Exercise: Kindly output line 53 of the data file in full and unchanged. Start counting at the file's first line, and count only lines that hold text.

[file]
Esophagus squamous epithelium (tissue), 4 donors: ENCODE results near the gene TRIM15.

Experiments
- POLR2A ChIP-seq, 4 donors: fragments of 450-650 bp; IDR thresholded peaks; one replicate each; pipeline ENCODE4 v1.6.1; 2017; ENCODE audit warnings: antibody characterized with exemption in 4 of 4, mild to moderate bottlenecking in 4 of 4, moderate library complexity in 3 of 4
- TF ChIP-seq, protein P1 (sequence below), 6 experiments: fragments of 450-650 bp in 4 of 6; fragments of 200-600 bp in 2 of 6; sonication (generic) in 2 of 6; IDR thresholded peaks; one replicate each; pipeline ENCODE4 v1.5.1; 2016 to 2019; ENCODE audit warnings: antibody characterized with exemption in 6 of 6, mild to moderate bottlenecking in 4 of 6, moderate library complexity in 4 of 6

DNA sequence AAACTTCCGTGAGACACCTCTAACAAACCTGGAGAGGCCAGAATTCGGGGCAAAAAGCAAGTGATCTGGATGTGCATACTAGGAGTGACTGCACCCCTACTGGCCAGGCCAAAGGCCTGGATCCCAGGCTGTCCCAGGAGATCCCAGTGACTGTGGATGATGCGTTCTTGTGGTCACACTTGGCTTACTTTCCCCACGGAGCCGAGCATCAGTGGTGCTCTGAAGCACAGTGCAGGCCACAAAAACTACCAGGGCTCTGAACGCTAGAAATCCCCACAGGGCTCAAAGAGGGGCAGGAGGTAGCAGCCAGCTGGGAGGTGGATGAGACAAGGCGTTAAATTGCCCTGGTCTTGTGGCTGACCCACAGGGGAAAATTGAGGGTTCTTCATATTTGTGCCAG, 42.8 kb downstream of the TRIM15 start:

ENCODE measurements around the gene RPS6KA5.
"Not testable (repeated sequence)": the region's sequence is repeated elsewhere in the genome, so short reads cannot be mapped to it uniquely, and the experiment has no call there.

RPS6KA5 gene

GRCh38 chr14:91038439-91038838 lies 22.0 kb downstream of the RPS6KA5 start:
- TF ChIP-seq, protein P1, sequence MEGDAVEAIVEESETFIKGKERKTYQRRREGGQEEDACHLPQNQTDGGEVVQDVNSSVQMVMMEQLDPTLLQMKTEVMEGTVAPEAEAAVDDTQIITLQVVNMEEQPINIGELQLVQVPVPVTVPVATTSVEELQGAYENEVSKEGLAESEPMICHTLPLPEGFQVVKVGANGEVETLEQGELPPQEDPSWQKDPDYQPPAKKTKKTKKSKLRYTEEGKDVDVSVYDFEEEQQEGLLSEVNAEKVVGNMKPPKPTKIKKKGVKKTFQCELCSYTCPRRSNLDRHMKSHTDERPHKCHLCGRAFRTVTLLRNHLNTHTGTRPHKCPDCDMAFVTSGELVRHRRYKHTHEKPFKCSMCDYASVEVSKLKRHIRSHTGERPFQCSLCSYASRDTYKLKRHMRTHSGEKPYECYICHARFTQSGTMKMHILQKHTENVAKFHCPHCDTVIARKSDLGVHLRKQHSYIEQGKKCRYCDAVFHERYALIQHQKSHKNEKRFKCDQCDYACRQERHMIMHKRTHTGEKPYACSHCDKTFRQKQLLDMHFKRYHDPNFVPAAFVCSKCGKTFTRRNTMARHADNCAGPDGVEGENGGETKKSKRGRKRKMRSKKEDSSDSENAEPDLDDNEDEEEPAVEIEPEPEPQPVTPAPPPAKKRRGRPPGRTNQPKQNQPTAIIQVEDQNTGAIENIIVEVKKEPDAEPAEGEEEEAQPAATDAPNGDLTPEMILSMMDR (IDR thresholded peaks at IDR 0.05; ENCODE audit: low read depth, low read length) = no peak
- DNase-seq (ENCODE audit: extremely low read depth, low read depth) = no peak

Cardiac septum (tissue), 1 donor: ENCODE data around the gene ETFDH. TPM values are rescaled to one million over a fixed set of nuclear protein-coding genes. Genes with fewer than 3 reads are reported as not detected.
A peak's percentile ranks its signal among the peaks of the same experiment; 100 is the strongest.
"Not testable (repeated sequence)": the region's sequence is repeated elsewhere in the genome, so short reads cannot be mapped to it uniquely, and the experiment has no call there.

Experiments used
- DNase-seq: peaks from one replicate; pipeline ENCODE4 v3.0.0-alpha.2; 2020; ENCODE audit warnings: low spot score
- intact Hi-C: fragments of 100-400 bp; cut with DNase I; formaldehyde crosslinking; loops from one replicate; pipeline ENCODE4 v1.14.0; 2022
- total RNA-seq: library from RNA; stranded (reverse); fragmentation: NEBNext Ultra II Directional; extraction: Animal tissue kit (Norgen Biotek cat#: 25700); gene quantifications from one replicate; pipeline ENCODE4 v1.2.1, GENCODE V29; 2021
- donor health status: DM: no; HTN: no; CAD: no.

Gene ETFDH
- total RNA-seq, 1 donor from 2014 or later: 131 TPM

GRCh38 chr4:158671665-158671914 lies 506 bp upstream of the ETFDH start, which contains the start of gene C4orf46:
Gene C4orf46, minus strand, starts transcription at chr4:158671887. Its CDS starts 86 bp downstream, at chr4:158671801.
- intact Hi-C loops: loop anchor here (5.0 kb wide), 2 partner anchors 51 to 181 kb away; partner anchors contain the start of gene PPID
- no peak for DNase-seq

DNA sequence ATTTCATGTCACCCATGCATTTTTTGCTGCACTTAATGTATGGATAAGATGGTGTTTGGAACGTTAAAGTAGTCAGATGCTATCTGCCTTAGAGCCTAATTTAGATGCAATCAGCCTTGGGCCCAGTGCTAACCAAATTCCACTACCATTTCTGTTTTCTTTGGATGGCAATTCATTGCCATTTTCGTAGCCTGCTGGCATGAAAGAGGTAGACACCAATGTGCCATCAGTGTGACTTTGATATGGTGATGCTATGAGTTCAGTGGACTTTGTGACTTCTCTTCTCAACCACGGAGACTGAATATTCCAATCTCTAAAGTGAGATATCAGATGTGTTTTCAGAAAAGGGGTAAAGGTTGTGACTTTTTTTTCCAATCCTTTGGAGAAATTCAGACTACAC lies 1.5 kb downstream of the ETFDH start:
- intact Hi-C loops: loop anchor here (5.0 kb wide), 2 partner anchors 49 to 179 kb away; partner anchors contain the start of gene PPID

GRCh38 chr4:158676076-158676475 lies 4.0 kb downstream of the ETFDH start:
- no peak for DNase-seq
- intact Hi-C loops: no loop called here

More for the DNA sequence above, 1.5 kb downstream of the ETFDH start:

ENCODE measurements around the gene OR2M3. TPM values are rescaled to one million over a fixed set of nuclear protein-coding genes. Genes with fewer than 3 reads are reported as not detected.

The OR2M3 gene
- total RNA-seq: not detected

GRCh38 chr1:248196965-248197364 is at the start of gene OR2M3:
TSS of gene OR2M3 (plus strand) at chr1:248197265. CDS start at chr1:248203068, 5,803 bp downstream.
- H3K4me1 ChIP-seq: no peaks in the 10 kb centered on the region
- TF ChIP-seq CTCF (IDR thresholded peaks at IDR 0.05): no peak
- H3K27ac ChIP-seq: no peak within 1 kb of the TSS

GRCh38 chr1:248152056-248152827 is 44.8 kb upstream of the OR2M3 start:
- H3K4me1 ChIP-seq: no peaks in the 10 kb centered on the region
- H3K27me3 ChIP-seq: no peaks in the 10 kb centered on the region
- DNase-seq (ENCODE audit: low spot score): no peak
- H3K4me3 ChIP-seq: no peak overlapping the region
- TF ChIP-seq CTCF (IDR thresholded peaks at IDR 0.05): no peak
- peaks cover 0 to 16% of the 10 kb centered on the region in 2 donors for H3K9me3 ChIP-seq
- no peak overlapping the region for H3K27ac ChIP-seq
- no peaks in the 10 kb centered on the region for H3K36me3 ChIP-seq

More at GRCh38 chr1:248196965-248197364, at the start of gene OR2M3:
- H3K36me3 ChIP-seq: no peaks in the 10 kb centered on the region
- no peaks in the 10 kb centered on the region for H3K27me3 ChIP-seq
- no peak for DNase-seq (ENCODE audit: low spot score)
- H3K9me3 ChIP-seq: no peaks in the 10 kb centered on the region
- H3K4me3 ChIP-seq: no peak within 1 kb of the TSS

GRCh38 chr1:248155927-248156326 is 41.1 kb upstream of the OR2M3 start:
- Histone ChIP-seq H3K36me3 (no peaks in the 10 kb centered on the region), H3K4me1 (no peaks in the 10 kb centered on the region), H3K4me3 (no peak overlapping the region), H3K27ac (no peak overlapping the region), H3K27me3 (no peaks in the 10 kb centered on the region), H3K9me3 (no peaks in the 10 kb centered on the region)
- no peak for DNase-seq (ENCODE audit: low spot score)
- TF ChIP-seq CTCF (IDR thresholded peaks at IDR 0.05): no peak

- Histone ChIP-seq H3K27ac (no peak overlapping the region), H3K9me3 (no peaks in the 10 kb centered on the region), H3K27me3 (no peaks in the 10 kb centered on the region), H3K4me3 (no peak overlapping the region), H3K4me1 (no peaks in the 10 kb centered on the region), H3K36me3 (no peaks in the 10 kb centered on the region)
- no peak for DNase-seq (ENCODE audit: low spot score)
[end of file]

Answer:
- H3K9me3 ChIP-seq: no peaks in the 10 kb centered on the region